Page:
OTTAWA — Publishers that represent a majority of Canadian newspapers have penned an open letter to the federal government urging immediate action to make digital giants like Facebook and Google share their advertising revenues with Canadian media companies.
The letter, which appeared in an ad published in newspapers across the country Saturday, says the situation is urgent, with media companies suffering huge declines in advertising revenue because of the COVID-19 pandemic.
The publishers point to action taken recently in Australia, where the country’s treasurer has announced mandatory measures to force digital companies like Facebook, Google and Twitter to pay news media for use of their content.
The measures were to be completed by November, but are now being fast-tracked due to steep declines in advertising dollars caused by COVID-19 — declines that have forced many newspapers to stop printing.
Bob Cox, publisher of the Winnipeg Free Press and one of the signatories of the letter, says newspaper ad revenues in Canada have fallen by at least 50 per cent, which has made the newspaper industry unviable.
“Newspapers are fighting for their very survival right now,” he said.
The wage subsidy that forms part of the Liberals’ multi-billion dollar pandemic emergency aid package will help, Cox said, calling the program a “life-saver.”
The Liberal government is also rolling out a $30-million COVID-19 awareness advertising campaign, which was also billed as support for the media industry, but Cox noted these measures are short-term fixes.
“We expect that the impact of COVID-19 and the decrease in advertising will continue for some time, at least through 2020 and probably into 2021, so we’re going to be facing this decrease in advertising for a long time,” he said.
“We need to look at the bigger picture, at the longer-term problems, and this is one of those longer-term problems.”
Heritage Minister Steven Guilbeault said last month the government is moving closer to implementing long-promised tax credits for newspapers to address ongoing revenue challenges in the sector. The most significant of these measures is a tax credit that will allow qualified newspapers to claim up to 25 per cent of the wages or salaries they pay to their journalists or other eligible employees.
The credit, which is not available to broadcasters, will be retroactive to salaries that were paid starting on Jan. 1, 2019.
A panel tasked with assessing whether media organizations qualify for these tax measures will begin informing the first news organizations of their qualification for this program this spring, with payments coming in the summer, said Guilbeault’s press secretary Camille Gagne-Raynauld.
“Additionally, we are accelerating the processing of applications to our Aid to Publishers program, and expect funds to flow to successful recipients in June,” she added, referencing a program aimed at helping print magazines and non-daily newspapers.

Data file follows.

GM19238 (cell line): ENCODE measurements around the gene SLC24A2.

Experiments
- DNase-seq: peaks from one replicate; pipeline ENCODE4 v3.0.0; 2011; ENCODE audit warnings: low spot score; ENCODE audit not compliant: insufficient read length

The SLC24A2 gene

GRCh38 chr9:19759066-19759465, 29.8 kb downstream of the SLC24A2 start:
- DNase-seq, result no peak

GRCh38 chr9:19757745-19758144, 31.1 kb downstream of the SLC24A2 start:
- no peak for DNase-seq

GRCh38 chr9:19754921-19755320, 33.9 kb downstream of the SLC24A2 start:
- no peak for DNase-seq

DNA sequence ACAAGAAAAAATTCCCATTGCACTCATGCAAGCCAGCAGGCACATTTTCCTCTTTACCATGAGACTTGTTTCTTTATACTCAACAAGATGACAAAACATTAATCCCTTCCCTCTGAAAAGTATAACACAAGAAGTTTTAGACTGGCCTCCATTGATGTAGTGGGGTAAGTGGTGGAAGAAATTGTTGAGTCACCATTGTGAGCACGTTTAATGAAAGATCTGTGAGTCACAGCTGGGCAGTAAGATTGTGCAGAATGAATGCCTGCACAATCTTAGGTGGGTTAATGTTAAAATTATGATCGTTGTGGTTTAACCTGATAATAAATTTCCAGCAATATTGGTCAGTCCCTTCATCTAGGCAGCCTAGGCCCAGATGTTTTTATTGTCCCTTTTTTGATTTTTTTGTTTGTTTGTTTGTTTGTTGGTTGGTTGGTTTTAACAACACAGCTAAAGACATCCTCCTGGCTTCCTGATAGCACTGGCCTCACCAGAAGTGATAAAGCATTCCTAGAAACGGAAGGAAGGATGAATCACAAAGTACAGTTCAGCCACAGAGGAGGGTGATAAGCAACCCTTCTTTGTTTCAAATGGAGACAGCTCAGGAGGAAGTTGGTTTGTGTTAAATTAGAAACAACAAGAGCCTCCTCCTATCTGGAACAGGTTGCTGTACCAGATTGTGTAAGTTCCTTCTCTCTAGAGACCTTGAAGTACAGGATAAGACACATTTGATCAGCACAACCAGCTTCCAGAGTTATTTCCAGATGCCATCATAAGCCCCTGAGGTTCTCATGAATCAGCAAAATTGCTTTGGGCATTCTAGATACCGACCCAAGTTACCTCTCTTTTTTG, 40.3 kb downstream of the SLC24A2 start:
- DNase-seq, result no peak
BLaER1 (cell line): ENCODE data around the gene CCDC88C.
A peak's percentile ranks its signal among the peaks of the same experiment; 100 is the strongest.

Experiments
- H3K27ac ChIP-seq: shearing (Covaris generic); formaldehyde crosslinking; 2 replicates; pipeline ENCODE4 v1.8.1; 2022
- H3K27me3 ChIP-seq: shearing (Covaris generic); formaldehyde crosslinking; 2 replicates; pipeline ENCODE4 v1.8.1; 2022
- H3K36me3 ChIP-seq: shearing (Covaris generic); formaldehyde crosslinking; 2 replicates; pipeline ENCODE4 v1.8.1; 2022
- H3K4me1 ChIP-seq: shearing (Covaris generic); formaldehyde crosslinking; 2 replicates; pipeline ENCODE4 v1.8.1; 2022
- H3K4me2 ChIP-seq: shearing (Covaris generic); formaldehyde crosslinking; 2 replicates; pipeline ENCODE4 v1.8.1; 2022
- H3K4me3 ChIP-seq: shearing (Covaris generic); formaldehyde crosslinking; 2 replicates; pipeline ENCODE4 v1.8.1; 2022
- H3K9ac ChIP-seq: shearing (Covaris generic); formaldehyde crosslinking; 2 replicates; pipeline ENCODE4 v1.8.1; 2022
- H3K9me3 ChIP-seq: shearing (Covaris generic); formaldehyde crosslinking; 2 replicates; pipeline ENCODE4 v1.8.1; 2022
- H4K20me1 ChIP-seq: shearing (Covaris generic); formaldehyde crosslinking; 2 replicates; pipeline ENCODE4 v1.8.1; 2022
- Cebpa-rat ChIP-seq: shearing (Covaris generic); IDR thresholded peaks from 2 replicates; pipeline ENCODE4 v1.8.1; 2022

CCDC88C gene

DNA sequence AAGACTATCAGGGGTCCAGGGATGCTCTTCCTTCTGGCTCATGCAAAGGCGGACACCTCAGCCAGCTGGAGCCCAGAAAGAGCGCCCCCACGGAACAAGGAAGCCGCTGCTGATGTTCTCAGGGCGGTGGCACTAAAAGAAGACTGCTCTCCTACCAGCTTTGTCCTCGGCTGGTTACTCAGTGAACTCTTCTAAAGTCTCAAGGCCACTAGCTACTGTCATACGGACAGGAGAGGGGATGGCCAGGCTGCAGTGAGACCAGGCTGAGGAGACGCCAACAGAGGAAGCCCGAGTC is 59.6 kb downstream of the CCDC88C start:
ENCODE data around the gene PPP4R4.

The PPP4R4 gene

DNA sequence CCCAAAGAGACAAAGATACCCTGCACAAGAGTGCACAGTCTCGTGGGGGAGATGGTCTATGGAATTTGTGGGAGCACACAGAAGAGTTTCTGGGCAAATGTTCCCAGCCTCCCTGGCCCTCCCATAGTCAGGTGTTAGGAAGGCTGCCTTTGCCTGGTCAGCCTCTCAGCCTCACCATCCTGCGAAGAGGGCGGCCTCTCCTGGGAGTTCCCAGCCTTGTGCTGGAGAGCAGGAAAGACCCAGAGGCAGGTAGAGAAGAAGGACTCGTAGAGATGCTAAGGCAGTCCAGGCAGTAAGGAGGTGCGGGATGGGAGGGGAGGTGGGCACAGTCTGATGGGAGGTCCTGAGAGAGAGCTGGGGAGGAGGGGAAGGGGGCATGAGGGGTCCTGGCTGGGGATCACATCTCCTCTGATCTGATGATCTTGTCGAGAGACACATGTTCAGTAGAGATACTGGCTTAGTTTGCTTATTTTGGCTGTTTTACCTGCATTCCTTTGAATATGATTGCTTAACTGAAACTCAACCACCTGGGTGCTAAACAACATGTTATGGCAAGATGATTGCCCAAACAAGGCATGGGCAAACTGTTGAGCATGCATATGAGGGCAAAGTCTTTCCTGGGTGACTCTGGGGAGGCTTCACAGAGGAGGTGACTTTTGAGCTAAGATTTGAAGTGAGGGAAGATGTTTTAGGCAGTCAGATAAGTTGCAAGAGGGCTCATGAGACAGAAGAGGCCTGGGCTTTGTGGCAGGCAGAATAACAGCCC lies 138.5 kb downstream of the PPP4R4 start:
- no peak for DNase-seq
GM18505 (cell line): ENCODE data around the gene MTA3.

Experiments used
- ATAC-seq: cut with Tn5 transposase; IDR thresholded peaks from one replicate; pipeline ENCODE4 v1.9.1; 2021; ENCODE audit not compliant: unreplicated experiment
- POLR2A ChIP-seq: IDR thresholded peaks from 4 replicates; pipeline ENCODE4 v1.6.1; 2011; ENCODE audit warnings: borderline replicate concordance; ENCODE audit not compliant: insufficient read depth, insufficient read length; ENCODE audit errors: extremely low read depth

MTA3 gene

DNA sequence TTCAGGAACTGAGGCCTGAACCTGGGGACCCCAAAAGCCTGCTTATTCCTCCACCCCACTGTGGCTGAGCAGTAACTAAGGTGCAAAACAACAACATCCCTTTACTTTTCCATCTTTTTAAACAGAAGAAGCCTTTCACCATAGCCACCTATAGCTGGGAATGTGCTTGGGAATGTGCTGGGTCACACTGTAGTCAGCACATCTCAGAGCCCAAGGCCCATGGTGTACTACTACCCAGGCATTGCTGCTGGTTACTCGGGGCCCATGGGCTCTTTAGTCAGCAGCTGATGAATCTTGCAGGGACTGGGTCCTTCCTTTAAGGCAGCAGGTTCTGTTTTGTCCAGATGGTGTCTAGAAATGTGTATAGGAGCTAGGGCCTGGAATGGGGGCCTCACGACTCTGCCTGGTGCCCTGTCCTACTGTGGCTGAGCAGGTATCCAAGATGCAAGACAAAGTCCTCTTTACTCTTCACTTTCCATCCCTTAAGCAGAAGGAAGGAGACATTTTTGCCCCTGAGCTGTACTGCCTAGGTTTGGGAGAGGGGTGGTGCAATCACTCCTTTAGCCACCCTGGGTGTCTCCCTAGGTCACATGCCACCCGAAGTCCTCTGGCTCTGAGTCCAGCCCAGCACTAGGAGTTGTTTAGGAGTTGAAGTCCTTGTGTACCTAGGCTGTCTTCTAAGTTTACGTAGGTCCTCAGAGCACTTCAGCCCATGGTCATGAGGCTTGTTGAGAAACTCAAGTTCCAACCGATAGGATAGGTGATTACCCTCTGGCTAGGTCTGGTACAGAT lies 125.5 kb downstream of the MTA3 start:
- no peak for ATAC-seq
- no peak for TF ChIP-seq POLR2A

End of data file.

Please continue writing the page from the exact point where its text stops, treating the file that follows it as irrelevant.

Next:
As for the actions taken by Australia and France to set deadlines of July for digital giants to start paying for copyrighted media content, Gagne-Raynauld said the federal government is “closely following what is being done abroad with regards to media support,” but did not elaborate further.
Cox says he understands the federal government has been busy rolling out billions of dollars in aid for Canadian workers and employers hit by the pandemic while also dealing with a public health emergency.
But implementing measures to make digital giants share the ad revenue they make from content created by Canadian journalists, which they have been featuring on their platforms, would level the playing field for the media industry in Canada, Cox said.
It would also go a long way to help the media industry weather the long-term impacts the pandemic and resulting economic downturn is having and will continue to have on news companies.
“Newspapers and news media in general have been very, very valuable during the COVID-19 pandemic, they have informed the public, they’ve fulfilled their role, the public has trusted them to deliver information about this very important issue to them,” Cox said.
“We feel it’s time to establish a solider business model for them going forward. We want to be around for the next time we’re needed.”
Facebook, Google and Twitter did not immediately respond for comment.
Facebook announced in March it was spending US$100 million to support the news industry during the COVID-19 crisis, and Google also has a Google News Initiative, with an aim to “work with the news industry to help journalism thrive in the digital age.”
Torstar holds an investment in The Canadian Press as part of a joint agreement with subsidiaries of the Globe and Mail and Montreal’s La Presse.
Teresa Wright, The Canadian Press